This book is the sequel to Uglies, abortion reviewed previously. It’s the middle book of Westerfeld’s initial Uglies trilogy. He’s still an American author married to an Australian author, viagra 40mg and they split their time between the two countries a bit strangely: they spend summer in both places. I’m a Midwesterner and I actually like winter (when my gas bill isn’t approaching the $500 mark), so that would drive me crazy, but they seem to love it. They’re lucky that they have that option!
Pretties starts a few months after Uglies and its cliffhanger leaves off; in order not to give anything away about the plot of either book, I’ll be putting it behind a cut. Read on at your own risk, or, of course, go check Amazon for what the back of the book actually says.
At the end of the last book, Tally decides to go back to the city to get the operation to become Pretty. The operation also comes along with brain lesions that make you Pretty-minded, or shallow and uninterested in power, ambition, or getting into real trouble. David — the non-Pretty outlander (“Smokie”) from the previous book — has parents, who have invented pills that will cure Pretty-mindedness, and they needed a willing subject — Tally. Unfortunately, but as they expected, once she got the operation, she forgot what was going on. Fortunately, there’s another Pretty, Zane, who knows that he’s Pretty-minded but doesn’t like it. Between the two of them, they do all sorts of things to stay sharp — they call it ‘bubbly’ — and attempt to figure things out. Tally then receives a coded message from the New Smokies, and is presented with two of the pills to cure Pretty-mindedness. She and Zane split them between them, but he has a bad reaction to them. They don’t trust the city doctors, so now she has to take him to the Smoke doctors — which, of course, isn’t dangerous at all. Heh.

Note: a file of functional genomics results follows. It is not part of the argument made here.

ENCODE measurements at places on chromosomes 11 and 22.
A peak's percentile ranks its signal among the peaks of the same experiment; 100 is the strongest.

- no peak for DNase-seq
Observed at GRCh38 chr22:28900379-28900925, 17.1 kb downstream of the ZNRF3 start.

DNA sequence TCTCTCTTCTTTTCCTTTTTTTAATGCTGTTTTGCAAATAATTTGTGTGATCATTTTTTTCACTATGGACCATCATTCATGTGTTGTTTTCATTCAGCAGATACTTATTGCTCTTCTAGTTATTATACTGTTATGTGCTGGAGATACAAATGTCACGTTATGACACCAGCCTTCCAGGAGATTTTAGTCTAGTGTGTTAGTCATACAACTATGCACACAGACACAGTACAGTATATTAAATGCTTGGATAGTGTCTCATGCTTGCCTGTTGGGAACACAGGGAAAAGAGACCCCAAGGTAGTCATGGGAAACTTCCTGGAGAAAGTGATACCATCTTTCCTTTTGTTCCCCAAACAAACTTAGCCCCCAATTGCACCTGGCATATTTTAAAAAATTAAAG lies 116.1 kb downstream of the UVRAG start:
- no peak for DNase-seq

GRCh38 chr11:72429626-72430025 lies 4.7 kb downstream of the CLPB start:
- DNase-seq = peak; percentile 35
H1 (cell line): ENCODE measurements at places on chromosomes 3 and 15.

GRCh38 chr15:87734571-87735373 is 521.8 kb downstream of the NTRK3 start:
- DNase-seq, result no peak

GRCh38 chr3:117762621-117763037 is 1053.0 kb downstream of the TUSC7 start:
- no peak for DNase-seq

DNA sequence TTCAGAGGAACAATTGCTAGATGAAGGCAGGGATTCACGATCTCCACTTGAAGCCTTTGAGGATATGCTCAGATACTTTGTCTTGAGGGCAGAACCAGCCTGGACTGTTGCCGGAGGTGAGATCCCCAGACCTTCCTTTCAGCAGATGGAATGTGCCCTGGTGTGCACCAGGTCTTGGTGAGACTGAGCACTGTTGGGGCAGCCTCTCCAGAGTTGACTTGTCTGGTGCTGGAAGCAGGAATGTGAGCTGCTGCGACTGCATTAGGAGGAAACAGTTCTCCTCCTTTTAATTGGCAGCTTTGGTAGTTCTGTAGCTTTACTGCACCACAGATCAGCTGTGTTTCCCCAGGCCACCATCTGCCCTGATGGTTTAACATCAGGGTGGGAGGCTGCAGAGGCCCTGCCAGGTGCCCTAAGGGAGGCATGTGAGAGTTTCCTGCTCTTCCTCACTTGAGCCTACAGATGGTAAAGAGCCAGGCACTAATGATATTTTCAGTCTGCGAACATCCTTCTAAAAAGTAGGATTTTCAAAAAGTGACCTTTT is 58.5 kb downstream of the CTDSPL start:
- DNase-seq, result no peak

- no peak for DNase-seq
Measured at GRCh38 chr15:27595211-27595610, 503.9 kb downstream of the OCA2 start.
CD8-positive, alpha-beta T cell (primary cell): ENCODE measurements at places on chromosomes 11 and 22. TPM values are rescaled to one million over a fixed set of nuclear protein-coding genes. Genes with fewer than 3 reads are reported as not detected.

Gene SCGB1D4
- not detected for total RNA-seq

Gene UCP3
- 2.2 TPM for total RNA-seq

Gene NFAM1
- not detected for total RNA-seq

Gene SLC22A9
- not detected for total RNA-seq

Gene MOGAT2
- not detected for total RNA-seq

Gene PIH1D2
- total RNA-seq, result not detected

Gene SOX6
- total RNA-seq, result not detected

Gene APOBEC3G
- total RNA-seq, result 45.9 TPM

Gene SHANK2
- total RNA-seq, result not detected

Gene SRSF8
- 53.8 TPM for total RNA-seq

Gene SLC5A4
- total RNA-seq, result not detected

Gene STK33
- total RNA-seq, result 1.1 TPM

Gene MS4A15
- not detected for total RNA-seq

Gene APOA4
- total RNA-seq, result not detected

I read this book a couple weeks ago, and it’s much the same as Uglies, in many ways. Becoming a Pretty has sort of dropped Tally back at the beginning of her odyssey, so in many ways she can repeat a lot of the same knowledge-gaining as the previous volume. Her character is quite different, though, at first, because she has become Pretty-minded. After that, she does display a lot of the characteristics that we remember, but she’s gone through quite a few experiences since the naivete of the first book, and naturally she would be different.
Westerfeld’s command of his world and his characters’ dialogue is still complete and masterful. Tally and Zane and the Crims — a group of New Pretties who have ‘criminal’ pasts — have their own new set of slang, and everyone seems to stay true to his or her own character. Zane is a moderately interesting new character; his realization of his Pretty-mindedness started when he decided not to escape to Smoke with Shay’s friends, and he has figured out various ways to kick his mind into overdrive, mostly involving adrenaline surges.
Again, though, the book bothered me. I think a large part of it is that the book seemed like it would be very triggering to people with eating disorders and problems with self-injury, again specifically cutting. One of the ways that Zane and Tally stay sharp is by eating nearly nothing, and then taking a calorie-suppressant (I can’t remember what they’re actually called, and my copy of the book isn’t with me); Shay stays sharp by cutting herself. Again, I do not recommend censorship in any way, shape, or form, but it would be inappropriate of me to recommend this book to someone who has problems with SI or EDs. Unfortunately, with the prevalence of these disorders in our society, that represents a larger segment of our population than most would care to admit.
So, yes; if one has read Uglies and enjoyed it, I would recommend reading the sequel, but I am a little weirded out by some of the fundamental assumptions and issues involved with these books. 4/5 stars.